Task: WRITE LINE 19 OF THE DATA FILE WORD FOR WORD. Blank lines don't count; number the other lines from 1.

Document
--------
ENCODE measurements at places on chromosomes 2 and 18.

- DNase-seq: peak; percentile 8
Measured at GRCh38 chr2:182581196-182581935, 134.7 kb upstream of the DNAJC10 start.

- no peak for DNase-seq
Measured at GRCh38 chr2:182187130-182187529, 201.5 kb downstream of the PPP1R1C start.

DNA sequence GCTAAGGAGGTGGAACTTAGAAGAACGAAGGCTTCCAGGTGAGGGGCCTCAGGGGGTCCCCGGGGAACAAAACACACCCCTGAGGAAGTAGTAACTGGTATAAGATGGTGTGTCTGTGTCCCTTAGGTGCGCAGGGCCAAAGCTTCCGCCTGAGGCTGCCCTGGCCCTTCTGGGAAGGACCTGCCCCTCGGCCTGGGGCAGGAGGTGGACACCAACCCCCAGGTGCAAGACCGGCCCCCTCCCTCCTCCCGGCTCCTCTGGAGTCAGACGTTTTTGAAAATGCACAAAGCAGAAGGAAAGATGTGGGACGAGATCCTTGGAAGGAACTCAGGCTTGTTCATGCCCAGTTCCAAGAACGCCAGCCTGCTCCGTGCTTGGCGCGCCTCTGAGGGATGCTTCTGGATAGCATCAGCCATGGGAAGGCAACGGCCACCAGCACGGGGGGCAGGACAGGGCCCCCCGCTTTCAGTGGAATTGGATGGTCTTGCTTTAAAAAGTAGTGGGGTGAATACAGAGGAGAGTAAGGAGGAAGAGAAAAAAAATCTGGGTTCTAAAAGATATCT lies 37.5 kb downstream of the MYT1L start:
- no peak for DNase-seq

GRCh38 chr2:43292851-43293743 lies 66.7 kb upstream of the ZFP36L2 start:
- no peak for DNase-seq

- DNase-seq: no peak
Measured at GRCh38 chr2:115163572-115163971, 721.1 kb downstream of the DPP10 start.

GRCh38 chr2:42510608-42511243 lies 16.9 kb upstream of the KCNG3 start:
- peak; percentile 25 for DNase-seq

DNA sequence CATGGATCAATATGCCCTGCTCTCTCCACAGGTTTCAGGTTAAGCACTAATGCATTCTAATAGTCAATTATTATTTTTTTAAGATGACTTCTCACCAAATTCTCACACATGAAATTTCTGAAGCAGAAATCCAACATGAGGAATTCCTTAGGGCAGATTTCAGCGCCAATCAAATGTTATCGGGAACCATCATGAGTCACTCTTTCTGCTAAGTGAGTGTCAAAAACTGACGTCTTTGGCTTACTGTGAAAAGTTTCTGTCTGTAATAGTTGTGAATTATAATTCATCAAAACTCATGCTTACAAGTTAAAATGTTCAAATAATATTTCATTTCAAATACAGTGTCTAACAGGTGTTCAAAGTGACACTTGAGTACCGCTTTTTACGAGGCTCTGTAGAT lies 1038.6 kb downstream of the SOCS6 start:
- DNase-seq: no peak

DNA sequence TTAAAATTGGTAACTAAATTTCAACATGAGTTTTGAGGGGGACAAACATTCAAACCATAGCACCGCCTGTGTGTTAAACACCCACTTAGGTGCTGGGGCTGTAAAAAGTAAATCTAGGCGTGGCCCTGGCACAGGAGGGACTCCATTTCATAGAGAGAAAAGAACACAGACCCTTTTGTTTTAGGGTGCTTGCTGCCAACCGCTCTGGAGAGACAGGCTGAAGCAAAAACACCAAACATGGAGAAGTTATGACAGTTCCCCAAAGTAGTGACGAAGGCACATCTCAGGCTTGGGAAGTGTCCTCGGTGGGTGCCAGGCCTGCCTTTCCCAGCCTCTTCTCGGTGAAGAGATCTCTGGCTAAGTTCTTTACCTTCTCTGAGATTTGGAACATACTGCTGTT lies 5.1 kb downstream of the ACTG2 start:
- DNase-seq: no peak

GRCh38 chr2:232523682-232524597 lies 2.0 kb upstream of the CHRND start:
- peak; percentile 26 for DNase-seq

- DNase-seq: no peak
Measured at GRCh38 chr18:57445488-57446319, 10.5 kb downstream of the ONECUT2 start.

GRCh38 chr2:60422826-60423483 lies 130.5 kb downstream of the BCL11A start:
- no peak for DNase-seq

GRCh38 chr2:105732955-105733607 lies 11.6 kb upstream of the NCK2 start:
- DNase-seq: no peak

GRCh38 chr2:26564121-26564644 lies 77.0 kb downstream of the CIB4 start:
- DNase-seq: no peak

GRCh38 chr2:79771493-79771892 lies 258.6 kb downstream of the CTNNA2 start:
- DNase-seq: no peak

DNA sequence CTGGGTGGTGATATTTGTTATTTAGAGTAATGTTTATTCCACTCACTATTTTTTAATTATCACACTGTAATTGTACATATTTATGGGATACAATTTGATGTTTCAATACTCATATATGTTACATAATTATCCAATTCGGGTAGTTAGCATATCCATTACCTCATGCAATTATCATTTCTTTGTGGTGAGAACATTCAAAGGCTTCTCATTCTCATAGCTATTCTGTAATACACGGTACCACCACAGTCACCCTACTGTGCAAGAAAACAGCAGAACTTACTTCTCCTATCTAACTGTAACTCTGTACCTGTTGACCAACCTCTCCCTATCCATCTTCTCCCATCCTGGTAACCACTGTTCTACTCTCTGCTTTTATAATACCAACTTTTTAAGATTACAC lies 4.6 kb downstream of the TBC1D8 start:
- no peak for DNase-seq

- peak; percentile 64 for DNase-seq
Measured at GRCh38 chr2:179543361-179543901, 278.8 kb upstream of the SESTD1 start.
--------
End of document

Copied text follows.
- peak; percentile 26 for DNase-seq